With Child
Marni Asplund-Campbell, editor

Bread and Milk
Eileen Gibbons Kump

[p.37]Amy looked at herself in the glass over the washbowl and saw Eve. She couldn’t help it. Caught up in her miracle, she would have been offended to remember that her own mother was a bride who had once kept the same astonishing secret.

Amy took the mirror from the wall, stood it against a jar of souring cream, and sat and looked at herself the whole time it takes mutton stew to simmer done. She touched her cheek, her throat, her sleeve. She reached for the sunlight by the window but it was out of reach, warmth on the wood floor. She pretended she dare not go get it. After all, she said to her image, we are going to be a mother.

She said it with her eyes because she could not yet say it with her voice, except to Israel in the darkest, quietest part of night, in a whisper. Even then her voice had been hesitant, and shy. And later, when she thought him asleep, Israel had said, “I saw it, Amy. I knew!”

She had stared toward him through the dark.

“I knew yesterday, by the way you talked. As if—as if you were afraid to breathe. It was like—”

Amy did not hear him finish. Her body numb, she could only lie there betrayed and relive one incredible, enchanted moment. No more than an hour before, uncertain how to tell a thing so fragile, so private, she had considered for one instant never sharing her secret with anyone. Her secret! With morning, intuition could be everywhere!

After Israel was asleep, Amy crept out of bed, tiptoed into the cool room, and shut the door behind her. While she dug a wooden spoon full of firm honey, then let it melt on her tongue, she talked. She told herself that baby having was everyday, like bread and milk. She listened to Papa again: It is the pattern of all life in a world made out of [p.38]joy and pains.

But could such a thing really be discerned in a voice? And if so, what was a bride to do? Her duty to a husband Amy had understood and accomplished. But to make it known without even meaning to do so, or worse, to acknowledge it by announcing her condition! It seemed as impossible as talking about an unanswered prayer.

The cool room began to chill her. A decision had to be made. Well, if folks knew already, she would try to forgive them. If they didn’t, they would not learn it from her. She would tell nobody, and she would remember to breathe when she talked.

Israel said he understood. “But we ought at least to tell your ma,” he said more than once in the weeks that followed. They did not. Amy had forgiven him his presumptive eye in exchange for a promise.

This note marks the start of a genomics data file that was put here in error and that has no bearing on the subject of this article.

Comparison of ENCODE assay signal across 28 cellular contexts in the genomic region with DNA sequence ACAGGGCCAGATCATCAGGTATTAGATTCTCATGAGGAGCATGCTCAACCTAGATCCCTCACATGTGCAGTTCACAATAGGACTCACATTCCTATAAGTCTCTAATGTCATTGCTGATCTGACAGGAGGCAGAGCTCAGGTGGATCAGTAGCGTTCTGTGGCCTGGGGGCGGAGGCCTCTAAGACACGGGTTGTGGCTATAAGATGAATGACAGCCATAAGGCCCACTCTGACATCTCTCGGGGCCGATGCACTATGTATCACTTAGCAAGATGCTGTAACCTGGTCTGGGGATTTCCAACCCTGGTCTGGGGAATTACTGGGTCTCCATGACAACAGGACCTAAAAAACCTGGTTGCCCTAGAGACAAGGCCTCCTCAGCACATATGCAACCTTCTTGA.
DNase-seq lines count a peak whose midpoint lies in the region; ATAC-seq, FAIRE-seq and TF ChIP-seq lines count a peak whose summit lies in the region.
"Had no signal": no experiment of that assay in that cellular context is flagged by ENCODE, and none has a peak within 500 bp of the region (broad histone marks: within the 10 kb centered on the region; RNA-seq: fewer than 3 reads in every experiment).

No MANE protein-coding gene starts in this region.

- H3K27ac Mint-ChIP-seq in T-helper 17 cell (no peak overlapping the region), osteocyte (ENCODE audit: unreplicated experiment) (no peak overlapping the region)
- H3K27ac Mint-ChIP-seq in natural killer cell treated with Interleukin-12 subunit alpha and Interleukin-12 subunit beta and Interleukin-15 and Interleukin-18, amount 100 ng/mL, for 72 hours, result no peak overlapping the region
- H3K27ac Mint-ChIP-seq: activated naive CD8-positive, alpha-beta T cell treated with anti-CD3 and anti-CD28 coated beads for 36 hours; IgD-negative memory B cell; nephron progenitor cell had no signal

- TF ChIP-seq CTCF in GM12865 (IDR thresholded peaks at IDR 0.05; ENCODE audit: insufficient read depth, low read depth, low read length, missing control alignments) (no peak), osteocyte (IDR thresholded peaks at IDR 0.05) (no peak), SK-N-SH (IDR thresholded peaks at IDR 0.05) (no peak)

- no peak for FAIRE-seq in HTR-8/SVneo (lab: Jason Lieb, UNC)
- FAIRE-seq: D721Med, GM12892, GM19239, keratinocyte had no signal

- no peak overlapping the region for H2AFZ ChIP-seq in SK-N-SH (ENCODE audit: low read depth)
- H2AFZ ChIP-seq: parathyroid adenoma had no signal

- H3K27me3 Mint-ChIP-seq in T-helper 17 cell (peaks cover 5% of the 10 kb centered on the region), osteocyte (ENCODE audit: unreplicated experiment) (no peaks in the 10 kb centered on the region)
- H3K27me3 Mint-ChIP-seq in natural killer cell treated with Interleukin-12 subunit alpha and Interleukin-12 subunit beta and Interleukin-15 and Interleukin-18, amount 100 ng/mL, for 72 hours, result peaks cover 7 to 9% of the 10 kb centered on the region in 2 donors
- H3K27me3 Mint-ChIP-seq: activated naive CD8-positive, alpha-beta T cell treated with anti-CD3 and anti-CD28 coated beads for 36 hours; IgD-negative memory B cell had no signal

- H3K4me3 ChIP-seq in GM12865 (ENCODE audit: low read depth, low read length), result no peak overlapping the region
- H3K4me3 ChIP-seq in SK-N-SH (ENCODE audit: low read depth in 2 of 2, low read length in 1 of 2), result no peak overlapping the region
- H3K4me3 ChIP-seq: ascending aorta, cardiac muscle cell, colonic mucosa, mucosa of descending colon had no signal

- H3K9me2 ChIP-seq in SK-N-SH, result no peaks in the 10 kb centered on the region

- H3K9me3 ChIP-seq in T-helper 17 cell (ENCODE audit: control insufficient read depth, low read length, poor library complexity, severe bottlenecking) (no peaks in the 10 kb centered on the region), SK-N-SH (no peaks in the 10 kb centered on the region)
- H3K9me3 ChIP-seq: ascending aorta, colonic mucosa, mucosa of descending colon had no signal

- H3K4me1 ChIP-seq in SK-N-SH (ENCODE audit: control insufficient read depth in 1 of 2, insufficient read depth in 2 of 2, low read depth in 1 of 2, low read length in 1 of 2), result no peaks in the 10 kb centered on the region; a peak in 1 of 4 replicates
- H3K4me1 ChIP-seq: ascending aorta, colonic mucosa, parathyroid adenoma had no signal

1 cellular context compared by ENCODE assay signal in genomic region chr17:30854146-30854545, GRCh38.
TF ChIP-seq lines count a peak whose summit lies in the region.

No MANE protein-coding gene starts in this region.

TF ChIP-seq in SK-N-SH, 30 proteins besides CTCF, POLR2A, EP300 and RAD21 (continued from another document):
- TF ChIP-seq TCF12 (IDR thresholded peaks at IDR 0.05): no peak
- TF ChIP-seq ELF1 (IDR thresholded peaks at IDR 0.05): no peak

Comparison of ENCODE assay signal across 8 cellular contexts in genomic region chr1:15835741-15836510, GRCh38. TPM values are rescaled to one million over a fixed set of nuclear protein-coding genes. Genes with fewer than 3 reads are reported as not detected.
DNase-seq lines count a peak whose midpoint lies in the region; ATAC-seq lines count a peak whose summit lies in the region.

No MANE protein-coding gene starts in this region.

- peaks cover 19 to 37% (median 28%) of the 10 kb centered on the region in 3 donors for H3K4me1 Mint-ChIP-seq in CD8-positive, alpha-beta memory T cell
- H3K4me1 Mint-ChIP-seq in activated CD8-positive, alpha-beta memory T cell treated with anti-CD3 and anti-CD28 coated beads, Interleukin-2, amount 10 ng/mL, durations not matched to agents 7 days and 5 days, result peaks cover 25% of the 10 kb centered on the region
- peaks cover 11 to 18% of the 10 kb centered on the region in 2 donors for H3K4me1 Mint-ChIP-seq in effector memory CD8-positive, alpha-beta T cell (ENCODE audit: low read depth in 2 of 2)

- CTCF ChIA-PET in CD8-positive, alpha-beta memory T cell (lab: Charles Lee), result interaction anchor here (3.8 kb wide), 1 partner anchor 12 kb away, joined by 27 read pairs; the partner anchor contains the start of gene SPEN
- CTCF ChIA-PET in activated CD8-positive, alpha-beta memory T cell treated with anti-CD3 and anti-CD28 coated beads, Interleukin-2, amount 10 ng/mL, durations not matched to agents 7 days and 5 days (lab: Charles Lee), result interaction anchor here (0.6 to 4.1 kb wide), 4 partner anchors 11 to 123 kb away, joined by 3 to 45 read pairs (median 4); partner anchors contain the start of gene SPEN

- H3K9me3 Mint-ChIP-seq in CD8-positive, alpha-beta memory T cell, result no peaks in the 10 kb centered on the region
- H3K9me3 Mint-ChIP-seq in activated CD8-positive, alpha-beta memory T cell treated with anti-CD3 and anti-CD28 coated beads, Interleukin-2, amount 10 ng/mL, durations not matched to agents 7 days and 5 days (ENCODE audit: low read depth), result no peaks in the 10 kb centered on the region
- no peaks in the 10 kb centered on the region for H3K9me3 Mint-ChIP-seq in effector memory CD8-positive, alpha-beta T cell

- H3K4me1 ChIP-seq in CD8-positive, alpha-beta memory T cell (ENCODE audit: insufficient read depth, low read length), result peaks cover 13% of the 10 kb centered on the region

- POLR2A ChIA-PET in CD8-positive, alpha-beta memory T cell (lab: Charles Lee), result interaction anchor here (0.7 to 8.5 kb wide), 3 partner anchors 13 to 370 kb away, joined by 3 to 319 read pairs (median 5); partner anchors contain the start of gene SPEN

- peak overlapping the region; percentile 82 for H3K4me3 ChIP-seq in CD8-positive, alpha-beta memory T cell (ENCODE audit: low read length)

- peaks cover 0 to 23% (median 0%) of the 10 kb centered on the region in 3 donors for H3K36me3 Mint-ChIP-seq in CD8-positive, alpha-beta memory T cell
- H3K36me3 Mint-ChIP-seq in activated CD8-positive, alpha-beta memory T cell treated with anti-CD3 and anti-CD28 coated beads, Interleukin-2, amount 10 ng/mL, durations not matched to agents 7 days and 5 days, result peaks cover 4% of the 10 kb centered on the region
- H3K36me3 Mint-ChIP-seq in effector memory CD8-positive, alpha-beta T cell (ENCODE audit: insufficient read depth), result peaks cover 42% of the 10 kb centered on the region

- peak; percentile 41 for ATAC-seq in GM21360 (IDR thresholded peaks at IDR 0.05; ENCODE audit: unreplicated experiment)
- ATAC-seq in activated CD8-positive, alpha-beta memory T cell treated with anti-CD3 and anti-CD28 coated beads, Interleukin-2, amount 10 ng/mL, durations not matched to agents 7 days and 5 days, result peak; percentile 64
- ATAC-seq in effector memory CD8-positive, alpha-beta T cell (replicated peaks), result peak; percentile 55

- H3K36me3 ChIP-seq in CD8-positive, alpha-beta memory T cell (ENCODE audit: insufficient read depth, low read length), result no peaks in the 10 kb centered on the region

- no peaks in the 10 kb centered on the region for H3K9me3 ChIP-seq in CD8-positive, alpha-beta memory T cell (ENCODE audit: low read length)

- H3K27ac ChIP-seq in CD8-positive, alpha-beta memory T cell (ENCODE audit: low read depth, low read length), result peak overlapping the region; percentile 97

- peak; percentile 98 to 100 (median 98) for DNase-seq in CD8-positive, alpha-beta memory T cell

And she was happy. To be alive was to be content. Every morning before breakfast, she went with her sweetheart along the trap line to look for red foxes, coyotes, and skunks. She got to weeping over the dead animals, but the strange weeping only increased her happiness.

“Your condition has made you foolish,” Israel whispered one morning as they knelt over the trap and its victim. “I ought to leave you home.”

But he never did. They drank from the bubbling springs fringed with watercress, they watched the sunrise as they climbed over the hills and through the brush. Evenings they trapped quail, dressed it, and hung it on a string before the hot coals of the fireplace to roast. Over parched corn, roasted apples, and potatoes, they feasted and read and sang and told love stories. And all the time a secret thrived, twice protected; in Israel’s heart it was a squirming captive, in Amy’s, a friend, cushioned in light.

Lamps burn low, and go out. One Sunday morning Amy could not button her best bodice without a tug. Rushing to the mirror, she saw herself at last. She was not Eve. She was simply pregnant, and it would take a drunk Navee not to see it. Quickly she finished dressing, wrapped a shawl about her, and in her mind resolved to spend the rest of her life in the wood closet. Instead, she sat down and waited for Israel to finish hitching up the wagon. During Sunday school she would think what to do. She would keep her shawl around her and she would think [p.39]and by evening services, when she stood to lead the singing, she would have an answer.